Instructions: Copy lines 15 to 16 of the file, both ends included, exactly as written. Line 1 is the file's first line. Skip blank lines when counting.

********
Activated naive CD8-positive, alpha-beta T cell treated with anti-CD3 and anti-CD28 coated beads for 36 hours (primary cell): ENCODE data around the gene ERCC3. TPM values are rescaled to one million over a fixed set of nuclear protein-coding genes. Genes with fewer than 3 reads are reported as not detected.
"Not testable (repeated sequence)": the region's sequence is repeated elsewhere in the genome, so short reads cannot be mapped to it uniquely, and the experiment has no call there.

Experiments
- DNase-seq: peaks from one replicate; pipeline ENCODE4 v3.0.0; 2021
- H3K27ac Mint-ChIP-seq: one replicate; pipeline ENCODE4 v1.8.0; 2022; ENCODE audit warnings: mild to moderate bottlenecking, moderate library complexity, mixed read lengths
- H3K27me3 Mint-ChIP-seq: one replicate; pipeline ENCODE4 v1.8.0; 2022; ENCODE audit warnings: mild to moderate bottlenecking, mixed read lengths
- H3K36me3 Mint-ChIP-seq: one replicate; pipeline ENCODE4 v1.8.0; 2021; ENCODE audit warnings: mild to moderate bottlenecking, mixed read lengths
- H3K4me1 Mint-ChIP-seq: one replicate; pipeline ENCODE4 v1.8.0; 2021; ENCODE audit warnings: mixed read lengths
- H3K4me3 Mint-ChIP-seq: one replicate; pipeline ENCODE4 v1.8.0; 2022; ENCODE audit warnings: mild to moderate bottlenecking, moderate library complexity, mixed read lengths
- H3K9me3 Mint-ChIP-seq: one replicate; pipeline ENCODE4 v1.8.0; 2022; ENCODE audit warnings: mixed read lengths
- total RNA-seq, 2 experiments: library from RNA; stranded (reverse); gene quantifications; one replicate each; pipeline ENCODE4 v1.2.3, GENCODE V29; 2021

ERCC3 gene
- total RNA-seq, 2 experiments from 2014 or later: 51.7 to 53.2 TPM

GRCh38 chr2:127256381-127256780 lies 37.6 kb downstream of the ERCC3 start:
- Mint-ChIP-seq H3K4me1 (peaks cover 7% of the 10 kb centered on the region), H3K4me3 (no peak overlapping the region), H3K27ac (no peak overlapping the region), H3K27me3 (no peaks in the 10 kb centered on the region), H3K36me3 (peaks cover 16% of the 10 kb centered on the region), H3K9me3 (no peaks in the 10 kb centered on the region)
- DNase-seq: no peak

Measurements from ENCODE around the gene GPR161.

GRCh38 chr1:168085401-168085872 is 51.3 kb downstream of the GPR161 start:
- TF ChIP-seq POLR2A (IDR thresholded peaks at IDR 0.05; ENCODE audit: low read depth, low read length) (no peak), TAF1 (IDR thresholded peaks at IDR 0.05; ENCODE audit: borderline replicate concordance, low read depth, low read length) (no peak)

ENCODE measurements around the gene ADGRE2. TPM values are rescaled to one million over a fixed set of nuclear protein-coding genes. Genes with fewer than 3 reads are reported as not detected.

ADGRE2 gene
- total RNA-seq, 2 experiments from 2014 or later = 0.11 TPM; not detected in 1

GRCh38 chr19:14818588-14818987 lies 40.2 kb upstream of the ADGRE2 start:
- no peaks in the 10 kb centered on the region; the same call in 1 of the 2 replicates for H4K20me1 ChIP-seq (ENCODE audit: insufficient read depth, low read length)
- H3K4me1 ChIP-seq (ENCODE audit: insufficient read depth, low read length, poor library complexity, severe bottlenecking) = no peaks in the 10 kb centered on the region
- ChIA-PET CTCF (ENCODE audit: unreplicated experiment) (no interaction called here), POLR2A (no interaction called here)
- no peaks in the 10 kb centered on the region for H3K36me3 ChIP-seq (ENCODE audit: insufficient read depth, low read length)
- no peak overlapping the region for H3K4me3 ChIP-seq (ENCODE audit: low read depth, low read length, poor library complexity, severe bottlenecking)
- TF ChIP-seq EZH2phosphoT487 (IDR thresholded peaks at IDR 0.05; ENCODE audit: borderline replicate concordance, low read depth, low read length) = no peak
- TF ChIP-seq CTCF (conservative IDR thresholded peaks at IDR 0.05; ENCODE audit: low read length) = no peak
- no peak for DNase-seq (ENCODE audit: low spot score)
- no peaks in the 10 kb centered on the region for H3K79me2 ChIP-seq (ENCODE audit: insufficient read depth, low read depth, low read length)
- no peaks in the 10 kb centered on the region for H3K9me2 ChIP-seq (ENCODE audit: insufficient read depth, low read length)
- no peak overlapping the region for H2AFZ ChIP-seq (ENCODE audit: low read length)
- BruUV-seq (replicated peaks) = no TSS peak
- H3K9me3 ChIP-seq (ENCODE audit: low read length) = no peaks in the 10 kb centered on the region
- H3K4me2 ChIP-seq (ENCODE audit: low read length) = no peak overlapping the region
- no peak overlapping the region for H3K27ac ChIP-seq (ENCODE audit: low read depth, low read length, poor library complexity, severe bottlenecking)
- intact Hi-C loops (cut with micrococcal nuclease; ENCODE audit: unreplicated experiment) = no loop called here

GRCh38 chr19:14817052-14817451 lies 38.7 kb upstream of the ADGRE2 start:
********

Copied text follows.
- Mint-ChIP-seq H3K4me1 (peaks cover 7% of the 10 kb centered on the region), H3K4me3 (no peak overlapping the region), H3K27ac (no peak overlapping the region), H3K27me3 (no peaks in the 10 kb centered on the region), H3K36me3 (peaks cover 16% of the 10 kb centered on the region), H3K9me3 (no peaks in the 10 kb centered on the region)
- DNase-seq: no peak